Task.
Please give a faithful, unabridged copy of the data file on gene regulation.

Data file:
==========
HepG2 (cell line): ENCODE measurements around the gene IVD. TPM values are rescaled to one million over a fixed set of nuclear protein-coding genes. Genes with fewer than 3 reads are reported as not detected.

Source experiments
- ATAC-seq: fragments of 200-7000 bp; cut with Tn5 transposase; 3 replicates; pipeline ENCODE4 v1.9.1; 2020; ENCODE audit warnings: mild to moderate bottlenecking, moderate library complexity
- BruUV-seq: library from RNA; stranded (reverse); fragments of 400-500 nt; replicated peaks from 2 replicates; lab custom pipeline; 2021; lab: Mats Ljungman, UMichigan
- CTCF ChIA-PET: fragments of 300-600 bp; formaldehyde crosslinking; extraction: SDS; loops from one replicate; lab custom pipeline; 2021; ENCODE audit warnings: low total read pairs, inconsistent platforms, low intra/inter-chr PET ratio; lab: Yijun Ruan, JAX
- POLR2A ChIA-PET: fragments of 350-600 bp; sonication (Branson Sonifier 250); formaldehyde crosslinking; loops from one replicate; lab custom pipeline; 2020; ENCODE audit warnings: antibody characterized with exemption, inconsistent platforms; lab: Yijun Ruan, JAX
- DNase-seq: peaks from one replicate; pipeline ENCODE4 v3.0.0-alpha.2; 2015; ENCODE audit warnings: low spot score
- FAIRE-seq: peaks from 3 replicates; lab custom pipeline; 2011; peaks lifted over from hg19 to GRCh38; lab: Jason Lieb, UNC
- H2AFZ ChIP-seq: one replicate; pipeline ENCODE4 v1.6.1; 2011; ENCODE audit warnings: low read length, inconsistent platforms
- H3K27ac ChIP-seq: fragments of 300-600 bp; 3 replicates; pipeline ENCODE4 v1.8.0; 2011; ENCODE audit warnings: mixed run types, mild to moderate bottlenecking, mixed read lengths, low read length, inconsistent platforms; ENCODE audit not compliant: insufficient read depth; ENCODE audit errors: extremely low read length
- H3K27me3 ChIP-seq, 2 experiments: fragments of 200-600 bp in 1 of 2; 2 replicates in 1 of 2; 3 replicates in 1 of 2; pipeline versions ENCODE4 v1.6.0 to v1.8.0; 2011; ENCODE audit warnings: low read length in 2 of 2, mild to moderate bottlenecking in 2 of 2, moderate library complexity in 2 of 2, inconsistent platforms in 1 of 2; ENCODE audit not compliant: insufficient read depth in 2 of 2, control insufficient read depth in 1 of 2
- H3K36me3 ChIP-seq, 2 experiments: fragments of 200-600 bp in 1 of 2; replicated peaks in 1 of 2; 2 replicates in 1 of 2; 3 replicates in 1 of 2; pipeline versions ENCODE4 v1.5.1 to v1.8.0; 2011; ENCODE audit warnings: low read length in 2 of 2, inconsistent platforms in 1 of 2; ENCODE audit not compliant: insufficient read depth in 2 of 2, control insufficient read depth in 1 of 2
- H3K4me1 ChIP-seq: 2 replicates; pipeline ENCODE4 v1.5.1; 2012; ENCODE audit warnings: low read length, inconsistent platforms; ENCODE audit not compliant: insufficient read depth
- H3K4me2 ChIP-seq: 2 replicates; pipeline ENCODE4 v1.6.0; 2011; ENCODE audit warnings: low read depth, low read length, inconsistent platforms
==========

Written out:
HepG2 (cell line): ENCODE measurements around the gene IVD. TPM values are rescaled to one million over a fixed set of nuclear protein-coding genes. Genes with fewer than 3 reads are reported as not detected.

Source experiments
- ATAC-seq: fragments of 200-7000 bp; cut with Tn5 transposase; 3 replicates; pipeline ENCODE4 v1.9.1; 2020; ENCODE audit warnings: mild to moderate bottlenecking, moderate library complexity
- BruUV-seq: library from RNA; stranded (reverse); fragments of 400-500 nt; replicated peaks from 2 replicates; lab custom pipeline; 2021; lab: Mats Ljungman, UMichigan
- CTCF ChIA-PET: fragments of 300-600 bp; formaldehyde crosslinking; extraction: SDS; loops from one replicate; lab custom pipeline; 2021; ENCODE audit warnings: low total read pairs, inconsistent platforms, low intra/inter-chr PET ratio; lab: Yijun Ruan, JAX
- POLR2A ChIA-PET: fragments of 350-600 bp; sonication (Branson Sonifier 250); formaldehyde crosslinking; loops from one replicate; lab custom pipeline; 2020; ENCODE audit warnings: antibody characterized with exemption, inconsistent platforms; lab: Yijun Ruan, JAX
- DNase-seq: peaks from one replicate; pipeline ENCODE4 v3.0.0-alpha.2; 2015; ENCODE audit warnings: low spot score
- FAIRE-seq: peaks from 3 replicates; lab custom pipeline; 2011; peaks lifted over from hg19 to GRCh38; lab: Jason Lieb, UNC
- H2AFZ ChIP-seq: one replicate; pipeline ENCODE4 v1.6.1; 2011; ENCODE audit warnings: low read length, inconsistent platforms
- H3K27ac ChIP-seq: fragments of 300-600 bp; 3 replicates; pipeline ENCODE4 v1.8.0; 2011; ENCODE audit warnings: mixed run types, mild to moderate bottlenecking, mixed read lengths, low read length, inconsistent platforms; ENCODE audit not compliant: insufficient read depth; ENCODE audit errors: extremely low read length
- H3K27me3 ChIP-seq, 2 experiments: fragments of 200-600 bp in 1 of 2; 2 replicates in 1 of 2; 3 replicates in 1 of 2; pipeline versions ENCODE4 v1.6.0 to v1.8.0; 2011; ENCODE audit warnings: low read length in 2 of 2, mild to moderate bottlenecking in 2 of 2, moderate library complexity in 2 of 2, inconsistent platforms in 1 of 2; ENCODE audit not compliant: insufficient read depth in 2 of 2, control insufficient read depth in 1 of 2
- H3K36me3 ChIP-seq, 2 experiments: fragments of 200-600 bp in 1 of 2; replicated peaks in 1 of 2; 2 replicates in 1 of 2; 3 replicates in 1 of 2; pipeline versions ENCODE4 v1.5.1 to v1.8.0; 2011; ENCODE audit warnings: low read length in 2 of 2, inconsistent platforms in 1 of 2; ENCODE audit not compliant: insufficient read depth in 2 of 2, control insufficient read depth in 1 of 2
- H3K4me1 ChIP-seq: 2 replicates; pipeline ENCODE4 v1.5.1; 2012; ENCODE audit warnings: low read length, inconsistent platforms; ENCODE audit not compliant: insufficient read depth
- H3K4me2 ChIP-seq: 2 replicates; pipeline ENCODE4 v1.6.0; 2011; ENCODE audit warnings: low read depth, low read length, inconsistent platforms